Judging by the headlines coming out of China the past few days, one could be forgiven for believing that China was on the verge of producing, and deploying, a massive quantity of H7N9 vaccine to its people.
It’s a reassuring, but somewhat dubious claim, considering that the US isn’t scheduled to complete their vaccine clinical trials until late in the year (see NIH Begins Phase II Clinical Trials On H7N9 Vaccine Candidates.)
Last Friday, we saw this from Xinhua News:
BEIJING, March 7 (Xinhua) -- Vaccines for H7N9 bird flu could hit the market as early as May, a Chinese expert on infectious disease said Friday.
The vaccine is currently being submitted to drug control authorities for tests, said Li Lanjuan, an academician with the Chinese Academy of Engineering.
"If everything goes smoothly, we could have the vaccine on the market within one to two months," said Li, who is also a member of the Chinese People's Political Consultative Conference National Committee.
While yesterday, the similarly upbeat assessment was:
Global Times | 2014-3-11 0:53:01
By Global Times
China has prepared the H7N9 vaccine seeds for mass production in case human-to-human transmission occurs, a deputy to the National People's Congress (NPC) said Monday.
China has manufactured some vaccine products and they could be used on high-risk groups, Zhong Nanshan, NPC deputy and member of the Chinese Academy of Engineering, said at a press conference at the annual parliamentary session.
As is often the case, particularly when we talk about experimental vaccine production, the devil is in the details. There’s good reason to believe that China isn’t quite as close `mass production’ of an H7N9 vaccine as these stories might suggest, for we’ve another report today indicating that this `seed vaccine’ has only just completed `pre-clinical studies’ .
World-renowned infectious disease expert Yuen Kwok-yung said the vaccine will not be a large-scale investment by temporarily
Shenzhen Special Zone Daily (Reporter Sheng Jiawan) At present, people infected with H7N9 bird flu has risen to 354 cases, Guangdong Province, recently there have been new cases still occur. How H7N9 vaccine development situation? When the virus will disappear? Prevention and control of H7N9 avian influenza in Hong Kong can be learn what experience? Yesterday, the reporter interviewed the world-renowned infectious disease experts, the Chinese Academy of Engineering Yuen Kwok-yung.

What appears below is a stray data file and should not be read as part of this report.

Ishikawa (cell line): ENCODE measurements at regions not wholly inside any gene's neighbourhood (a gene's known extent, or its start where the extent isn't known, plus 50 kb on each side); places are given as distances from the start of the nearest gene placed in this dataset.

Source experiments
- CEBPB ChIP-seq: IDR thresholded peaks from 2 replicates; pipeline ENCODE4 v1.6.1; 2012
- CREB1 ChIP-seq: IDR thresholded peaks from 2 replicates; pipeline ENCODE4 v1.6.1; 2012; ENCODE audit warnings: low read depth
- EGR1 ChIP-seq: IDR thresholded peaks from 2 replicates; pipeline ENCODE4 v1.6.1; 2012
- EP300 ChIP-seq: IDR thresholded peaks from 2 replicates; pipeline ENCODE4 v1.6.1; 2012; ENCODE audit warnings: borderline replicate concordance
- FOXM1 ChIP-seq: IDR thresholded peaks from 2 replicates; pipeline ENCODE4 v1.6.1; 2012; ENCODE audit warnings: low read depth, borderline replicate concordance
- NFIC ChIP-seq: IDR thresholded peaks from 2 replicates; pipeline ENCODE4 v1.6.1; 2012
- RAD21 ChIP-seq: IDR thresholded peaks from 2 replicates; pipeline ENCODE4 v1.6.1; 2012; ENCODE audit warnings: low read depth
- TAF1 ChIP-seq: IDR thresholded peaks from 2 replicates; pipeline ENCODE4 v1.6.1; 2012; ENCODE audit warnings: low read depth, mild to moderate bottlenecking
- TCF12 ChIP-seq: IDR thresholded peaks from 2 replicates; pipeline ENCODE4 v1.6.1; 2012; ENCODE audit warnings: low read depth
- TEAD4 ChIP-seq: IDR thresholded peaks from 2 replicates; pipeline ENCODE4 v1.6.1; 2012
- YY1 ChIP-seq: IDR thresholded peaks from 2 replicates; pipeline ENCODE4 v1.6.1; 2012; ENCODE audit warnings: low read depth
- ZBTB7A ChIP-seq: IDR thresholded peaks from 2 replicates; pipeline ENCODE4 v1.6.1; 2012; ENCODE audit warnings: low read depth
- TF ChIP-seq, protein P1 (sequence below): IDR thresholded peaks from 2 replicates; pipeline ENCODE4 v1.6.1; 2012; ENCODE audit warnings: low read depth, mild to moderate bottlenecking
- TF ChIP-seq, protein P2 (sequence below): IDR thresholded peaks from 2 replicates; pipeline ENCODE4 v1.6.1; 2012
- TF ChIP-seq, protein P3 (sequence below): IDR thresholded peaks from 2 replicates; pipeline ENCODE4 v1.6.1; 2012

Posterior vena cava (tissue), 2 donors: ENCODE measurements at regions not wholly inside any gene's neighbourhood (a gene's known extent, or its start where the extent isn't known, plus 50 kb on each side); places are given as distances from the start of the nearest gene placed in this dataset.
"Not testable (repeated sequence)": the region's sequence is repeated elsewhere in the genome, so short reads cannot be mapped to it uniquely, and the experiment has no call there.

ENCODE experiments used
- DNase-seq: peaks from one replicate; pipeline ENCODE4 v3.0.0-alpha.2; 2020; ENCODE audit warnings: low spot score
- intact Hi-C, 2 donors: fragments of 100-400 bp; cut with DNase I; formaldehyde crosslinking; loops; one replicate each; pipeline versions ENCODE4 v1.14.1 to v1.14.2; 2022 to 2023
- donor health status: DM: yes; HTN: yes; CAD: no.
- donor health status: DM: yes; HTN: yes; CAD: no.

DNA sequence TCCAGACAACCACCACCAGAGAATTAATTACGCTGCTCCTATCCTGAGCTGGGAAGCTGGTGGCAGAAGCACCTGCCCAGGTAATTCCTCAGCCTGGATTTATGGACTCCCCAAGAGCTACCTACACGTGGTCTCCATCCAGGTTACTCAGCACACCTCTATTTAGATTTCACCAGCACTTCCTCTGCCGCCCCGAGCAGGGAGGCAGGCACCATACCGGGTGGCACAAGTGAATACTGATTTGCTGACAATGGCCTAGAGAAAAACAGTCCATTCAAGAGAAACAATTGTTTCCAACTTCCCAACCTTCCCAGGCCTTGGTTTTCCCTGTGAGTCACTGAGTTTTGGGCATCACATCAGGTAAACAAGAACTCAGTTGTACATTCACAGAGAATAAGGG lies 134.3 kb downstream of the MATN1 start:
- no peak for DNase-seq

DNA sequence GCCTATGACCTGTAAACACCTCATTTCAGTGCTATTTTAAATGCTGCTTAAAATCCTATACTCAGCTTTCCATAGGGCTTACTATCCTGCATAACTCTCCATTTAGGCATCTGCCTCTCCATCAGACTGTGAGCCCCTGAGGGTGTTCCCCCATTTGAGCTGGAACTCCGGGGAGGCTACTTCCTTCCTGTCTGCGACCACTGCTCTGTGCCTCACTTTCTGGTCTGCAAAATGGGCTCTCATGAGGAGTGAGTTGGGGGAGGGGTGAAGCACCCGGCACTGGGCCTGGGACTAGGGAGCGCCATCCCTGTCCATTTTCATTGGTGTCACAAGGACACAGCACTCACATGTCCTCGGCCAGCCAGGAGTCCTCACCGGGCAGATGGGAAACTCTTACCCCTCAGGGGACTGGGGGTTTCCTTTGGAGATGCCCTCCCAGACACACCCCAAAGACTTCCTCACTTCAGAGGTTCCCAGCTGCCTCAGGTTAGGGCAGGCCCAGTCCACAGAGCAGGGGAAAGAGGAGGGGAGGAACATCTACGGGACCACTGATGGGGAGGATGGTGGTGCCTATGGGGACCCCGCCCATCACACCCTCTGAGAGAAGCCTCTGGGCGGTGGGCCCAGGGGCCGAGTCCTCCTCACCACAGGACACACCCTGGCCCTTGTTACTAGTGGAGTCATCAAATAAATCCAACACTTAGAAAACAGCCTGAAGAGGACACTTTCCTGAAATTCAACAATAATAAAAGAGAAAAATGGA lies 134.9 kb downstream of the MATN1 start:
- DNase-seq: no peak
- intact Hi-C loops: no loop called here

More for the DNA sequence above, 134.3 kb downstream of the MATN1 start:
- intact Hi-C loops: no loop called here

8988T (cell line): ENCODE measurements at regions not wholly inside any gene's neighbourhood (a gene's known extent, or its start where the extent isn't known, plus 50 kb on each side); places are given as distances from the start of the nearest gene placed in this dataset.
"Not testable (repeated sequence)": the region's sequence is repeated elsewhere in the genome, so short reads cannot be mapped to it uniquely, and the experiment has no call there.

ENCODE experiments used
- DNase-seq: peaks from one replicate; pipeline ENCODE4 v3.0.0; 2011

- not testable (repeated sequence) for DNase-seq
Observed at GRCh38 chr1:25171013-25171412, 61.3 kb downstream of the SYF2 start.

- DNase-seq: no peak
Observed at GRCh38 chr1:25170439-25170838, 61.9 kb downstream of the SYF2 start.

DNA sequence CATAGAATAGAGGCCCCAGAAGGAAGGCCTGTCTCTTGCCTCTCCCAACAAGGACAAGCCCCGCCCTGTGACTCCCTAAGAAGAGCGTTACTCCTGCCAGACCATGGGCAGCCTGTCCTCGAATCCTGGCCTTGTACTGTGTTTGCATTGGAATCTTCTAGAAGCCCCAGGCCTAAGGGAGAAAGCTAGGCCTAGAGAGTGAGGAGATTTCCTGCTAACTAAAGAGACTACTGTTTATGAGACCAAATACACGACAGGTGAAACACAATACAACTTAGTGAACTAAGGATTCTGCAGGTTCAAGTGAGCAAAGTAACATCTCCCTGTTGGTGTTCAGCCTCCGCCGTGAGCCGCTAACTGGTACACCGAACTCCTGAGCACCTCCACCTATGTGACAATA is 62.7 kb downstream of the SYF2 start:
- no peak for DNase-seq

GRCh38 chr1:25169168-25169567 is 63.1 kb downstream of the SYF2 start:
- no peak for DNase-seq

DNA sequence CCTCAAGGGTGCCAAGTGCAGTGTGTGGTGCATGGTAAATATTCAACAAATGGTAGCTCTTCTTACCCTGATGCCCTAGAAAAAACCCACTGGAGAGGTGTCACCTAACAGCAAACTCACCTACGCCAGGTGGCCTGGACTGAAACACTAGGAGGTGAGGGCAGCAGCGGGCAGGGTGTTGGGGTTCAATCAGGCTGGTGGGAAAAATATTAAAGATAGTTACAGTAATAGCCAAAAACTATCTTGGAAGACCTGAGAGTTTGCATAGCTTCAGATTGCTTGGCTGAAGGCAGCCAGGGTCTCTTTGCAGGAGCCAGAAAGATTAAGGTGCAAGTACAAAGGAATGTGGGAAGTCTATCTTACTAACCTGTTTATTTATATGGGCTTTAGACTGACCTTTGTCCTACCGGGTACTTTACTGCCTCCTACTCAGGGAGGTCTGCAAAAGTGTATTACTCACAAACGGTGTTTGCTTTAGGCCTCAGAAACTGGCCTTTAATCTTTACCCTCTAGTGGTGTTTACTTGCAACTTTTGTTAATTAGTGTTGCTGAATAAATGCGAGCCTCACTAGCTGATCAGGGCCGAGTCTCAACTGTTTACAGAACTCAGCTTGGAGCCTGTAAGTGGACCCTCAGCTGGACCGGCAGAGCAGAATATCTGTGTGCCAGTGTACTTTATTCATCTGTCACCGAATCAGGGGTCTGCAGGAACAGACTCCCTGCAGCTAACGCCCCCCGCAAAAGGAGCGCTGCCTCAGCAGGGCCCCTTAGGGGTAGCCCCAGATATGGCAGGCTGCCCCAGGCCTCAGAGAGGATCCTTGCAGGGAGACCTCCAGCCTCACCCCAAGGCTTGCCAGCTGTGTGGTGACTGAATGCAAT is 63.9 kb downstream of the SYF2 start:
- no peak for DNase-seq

Vaccine production temporarily not
Q: H7N9 vaccine developed to what stage?
A: Currently, pre-clinical studies have been completed. In the experimental mouse model, the effectiveness of the vaccine has been initially confirmed. Theoretically, then after about 200 cases of clinical trials, to be put into use.
In other words, it appears that China has yet to seriously begin the human testing phases for this vaccine, a process that could take many months and could run into challenges along the way. So the claim last Friday that this vaccine may `Hit the Market in May’, would seem more than just a little ambitious.
Although selection of a `seed strain’ and pre-clinical (animal) testing is a critical part of the vaccine development process, clinical data must also be gathered over (normally) three phases of human testing.
- Initially (Phase I) a small number of test subjects are immunized to test the vaccine’s safety, and immune response.
- Larger human trials (Phase II) are then undertaken to gain additional safety information and compare dose ranges (with and without adjuvants)
- And finally, a much larger scale human trial (Phase III) is undertaken to determine the safety, immunogenicity, and efficacy of the vaccine.
While a sudden dramatic change in the virus’s behavior might prompt some to call for shortcuts in these testing procedures, there is absolutely no reason to risk that right now when the virus is only sporadically jumping to humans.
Sentiments echoed by Professor Yuen Kwok-Yung of Hong Kong’s University at a press conference today.
2014-03-12 14:25 Ecns.cn Web Editor: Si Huan
(ECNS) – It's not necessary for China to promote the H7N9 flu vaccine on a large scale at this time, an expert at Hong Kong University said on Tuesday, according to Caixin.com.
Yuen Kwok-Yung, chief of the State Key Laboratory for Emerging Infectious Diseases, made the statement at a press conference at Shenzhen Hospital affiliated with Hong Kong University.
So far, H7N9 is transmitted from a first-infected person to a second, but transmission from a second-infected person to a third one hasn't occurred yet, he said.
"Only when confirmed cases surge in a short period or when person-to-person transmission becomes worse should China promote the vaccine extensively across the country," Yuen added.
Vaccine strains for H7N9 avian flu were developed jointly by Zhejiang University and Hong Kong University last October.
As a member of the development team, Yuen said a H7N9 vaccine has been undergoing clinical trials, but its safety is not yet confirmed.
While work is being done on an H7N9 vaccine in China, Taiwan, Japan, and the United States - and there are hopes that a practical one can be created – there are a great many issues that must be sorted out first, including:
- The correct amount of antigen needed to achieve an adequate immune response
- The timing or need for a booster shot
- The incidence and severity of side effects
- Determining whether an adjuvant is needed
And then there’s several months of vaccine production, fill and finish, shipping, and local distribution to take into account.
Realistically, all of which means we are still a long way from having any quantity of commercial H7N9 vaccine available to the public.
For more on the challenges H7N9 vaccine development, you may wish to revisit: